Medieval villagers lived within the walls of the main castle complex and used the castle lord's military and fellow residents to protect the community. The walls deterred uninvited guests and the gate closed or the drawbridge rolled up at night for protection. Modern housing developments adopt the same castle mentality with guard gates and fences. Gates and walls add monthly costs for homeowners inside the development, but these communities don't always offer the protection homeowners expect.
Gated housing creates a boundary separating residents from the open community outside the walls or fences. The International Foundation for Protection Officers outlines three types of gated communities: lifestyle, elite and security. Each type attracts a specific group of people to the gated neighborhood: lifestyle developments restrict the amenities and leisure activities to area residents. Residents in elite communities look less for neighborhood interaction and more for a community presence that creates the look of status for the residents. The security zone neighborhood establishes the community as an island limiting access to the homes inside. Gentrified areas in central cities, for example, frequently use gates as a way to separate the new residents from the former neighborhood.
Gates imply increased security and a reduction in crime if guests must check with a security guard or use a secret code or swipe a card when arriving or leaving. Developers use this feeling of security to market homes to new buyers, even when the community offers few other security features such as nighttime lighting, home security systems and emergency phones located throughout the neighborhood. However, gates fail to deter major serious crime. Gates also create a false security, according to security expert Rony Joseph. This leads to ignoring normal precautions, such as closing windows at night, that open-community members routinely do for safety.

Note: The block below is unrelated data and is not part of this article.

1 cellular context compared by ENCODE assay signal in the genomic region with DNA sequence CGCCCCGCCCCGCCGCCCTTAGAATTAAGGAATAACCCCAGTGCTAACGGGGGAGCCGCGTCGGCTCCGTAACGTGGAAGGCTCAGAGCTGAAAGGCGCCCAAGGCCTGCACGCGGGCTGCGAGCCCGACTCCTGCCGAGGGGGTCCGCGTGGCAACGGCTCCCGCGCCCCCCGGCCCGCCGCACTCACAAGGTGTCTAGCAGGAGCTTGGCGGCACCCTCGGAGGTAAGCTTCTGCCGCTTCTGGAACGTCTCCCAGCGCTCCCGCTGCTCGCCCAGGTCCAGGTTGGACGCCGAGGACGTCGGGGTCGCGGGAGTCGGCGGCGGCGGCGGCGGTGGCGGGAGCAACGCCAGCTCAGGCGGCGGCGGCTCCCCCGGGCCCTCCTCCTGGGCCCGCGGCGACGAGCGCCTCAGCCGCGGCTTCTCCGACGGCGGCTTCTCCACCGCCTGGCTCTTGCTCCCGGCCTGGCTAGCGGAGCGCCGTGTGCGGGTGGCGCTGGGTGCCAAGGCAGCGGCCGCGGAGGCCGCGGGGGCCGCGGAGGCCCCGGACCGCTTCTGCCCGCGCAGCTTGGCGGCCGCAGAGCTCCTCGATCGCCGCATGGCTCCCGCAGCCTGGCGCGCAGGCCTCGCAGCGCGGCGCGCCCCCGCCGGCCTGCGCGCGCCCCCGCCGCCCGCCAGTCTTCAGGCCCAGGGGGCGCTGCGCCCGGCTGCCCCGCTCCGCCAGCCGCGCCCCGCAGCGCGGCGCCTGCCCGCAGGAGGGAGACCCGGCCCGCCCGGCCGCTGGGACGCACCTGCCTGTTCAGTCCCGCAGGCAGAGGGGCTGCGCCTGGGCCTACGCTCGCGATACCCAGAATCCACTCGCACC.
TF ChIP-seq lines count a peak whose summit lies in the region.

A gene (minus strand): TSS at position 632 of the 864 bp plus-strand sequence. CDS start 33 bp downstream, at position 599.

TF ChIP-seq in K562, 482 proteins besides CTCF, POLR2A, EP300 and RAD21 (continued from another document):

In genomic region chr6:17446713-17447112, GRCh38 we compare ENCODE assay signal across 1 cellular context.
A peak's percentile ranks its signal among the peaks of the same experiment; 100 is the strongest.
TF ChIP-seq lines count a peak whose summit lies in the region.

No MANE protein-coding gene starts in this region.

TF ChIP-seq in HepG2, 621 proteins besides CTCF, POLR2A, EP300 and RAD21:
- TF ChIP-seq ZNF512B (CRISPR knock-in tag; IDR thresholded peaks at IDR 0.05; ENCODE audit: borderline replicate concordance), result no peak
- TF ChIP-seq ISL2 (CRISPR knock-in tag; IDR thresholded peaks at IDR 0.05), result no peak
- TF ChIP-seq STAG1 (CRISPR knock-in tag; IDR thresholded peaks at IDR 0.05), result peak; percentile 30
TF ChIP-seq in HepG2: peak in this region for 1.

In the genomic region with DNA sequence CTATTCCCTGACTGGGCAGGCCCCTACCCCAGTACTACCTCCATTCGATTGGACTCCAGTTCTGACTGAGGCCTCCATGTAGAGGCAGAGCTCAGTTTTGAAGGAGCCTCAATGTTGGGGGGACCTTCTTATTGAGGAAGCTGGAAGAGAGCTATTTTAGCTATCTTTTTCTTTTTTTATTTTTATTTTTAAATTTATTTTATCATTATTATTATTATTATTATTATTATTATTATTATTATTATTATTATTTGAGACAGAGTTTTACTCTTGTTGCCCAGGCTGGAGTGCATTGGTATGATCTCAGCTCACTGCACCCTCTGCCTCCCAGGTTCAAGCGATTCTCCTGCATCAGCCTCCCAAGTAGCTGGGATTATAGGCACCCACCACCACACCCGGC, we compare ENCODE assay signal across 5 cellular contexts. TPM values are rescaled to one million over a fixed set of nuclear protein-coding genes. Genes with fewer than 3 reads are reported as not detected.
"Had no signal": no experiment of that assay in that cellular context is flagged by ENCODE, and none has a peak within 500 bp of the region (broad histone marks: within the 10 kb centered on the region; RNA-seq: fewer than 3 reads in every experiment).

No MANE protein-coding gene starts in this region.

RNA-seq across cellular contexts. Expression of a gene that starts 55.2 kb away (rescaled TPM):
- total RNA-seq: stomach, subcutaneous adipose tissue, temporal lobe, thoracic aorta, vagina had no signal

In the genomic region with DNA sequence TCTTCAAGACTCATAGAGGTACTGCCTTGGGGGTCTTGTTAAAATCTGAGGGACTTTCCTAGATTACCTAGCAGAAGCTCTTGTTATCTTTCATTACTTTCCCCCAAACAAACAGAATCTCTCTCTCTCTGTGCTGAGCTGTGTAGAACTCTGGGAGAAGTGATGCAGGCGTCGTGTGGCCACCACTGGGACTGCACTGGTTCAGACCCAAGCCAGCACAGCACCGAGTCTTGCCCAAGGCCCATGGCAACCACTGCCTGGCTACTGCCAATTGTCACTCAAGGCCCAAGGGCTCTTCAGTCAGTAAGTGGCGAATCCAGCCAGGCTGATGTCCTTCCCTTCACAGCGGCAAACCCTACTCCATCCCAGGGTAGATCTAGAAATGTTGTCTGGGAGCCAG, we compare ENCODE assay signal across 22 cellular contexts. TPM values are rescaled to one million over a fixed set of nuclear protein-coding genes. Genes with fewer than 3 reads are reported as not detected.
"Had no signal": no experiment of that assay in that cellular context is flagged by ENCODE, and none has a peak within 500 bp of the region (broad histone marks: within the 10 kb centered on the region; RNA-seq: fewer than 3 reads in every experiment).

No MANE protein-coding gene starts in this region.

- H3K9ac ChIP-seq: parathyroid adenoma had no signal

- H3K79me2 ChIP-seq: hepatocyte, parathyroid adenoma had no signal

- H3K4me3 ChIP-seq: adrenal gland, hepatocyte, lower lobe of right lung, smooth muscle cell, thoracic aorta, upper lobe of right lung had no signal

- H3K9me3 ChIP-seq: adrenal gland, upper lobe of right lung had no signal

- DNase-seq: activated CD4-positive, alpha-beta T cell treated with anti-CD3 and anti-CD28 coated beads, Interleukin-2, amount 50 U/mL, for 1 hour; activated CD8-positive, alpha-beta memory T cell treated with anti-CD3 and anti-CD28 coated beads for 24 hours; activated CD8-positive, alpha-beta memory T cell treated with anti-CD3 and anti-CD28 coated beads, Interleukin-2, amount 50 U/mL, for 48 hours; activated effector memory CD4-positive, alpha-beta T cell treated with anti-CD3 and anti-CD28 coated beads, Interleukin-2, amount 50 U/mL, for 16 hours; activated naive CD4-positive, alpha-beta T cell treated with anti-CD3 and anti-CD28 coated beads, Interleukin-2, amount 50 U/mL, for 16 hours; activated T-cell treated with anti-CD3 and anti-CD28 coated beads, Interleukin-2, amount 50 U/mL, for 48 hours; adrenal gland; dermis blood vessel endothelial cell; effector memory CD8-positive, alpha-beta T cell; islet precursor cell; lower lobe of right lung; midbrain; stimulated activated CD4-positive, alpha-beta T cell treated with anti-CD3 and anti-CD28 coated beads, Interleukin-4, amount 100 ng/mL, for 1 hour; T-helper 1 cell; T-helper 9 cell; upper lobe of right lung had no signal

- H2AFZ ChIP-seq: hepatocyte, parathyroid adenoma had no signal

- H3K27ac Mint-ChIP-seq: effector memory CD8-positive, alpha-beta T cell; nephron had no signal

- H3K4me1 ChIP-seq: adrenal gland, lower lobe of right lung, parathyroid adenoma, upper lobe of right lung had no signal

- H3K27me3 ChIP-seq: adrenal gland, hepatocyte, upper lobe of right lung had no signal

Elaborate gates and fencing add dollars to property prices within the community, which means monthly, quarterly or yearly payments to the neighborhood association or to the hired security service. The most costly gated communities offer round-the-clock guards and neighborhood security patrols. Payments for this service includes salaries and benefits and operation of a formal guard house and insured patrol cars. Gates with keypad codes cost less, but homeowners must still for pay maintenance and repair of the system and the security gates.
Sense of Security
Some gated communities have what crime researchers call a "perceived gate" that offers only an unstaffed guardhouse and no real barrier to outside visitors. Suk Kyung Kim, doctoral researcher from Texas A&M University, reported in 2006 that apartment residents living in perceived-gated communities felt the same overall sense of safety as those residing in gated communities with formal guards, even though the two have much different security levels. Fulbright scholar Renaud Le Goix warns that the search for neighborhood security helps contribute to a movement of neighborhood secession from the greater society, and this means less access for non-residents to area parks and public beaches blocked by gated developments.
- Texas A&M University Libraries: The Gated Community -- Residents' Crime Experience and Perception of Safety Behind Gates and Fences in the Urban Area
- University of South Florida Scholar Commons: Living Behind Bars? -- An Investigation of Gated Communities in New Tampa, Florida
- UCLA International Institute: Fulbright Scholar Examines Gated Communities in Southern California
- Federal Bureau of Investigation: Serial Murder
- Florida Community Association Journal: Crime Prevention Tips for Gated, Individual-Home Communities
- Memphis Police Department: Burglary Prevention
- Siri Stafford/Digital Vision/Getty Images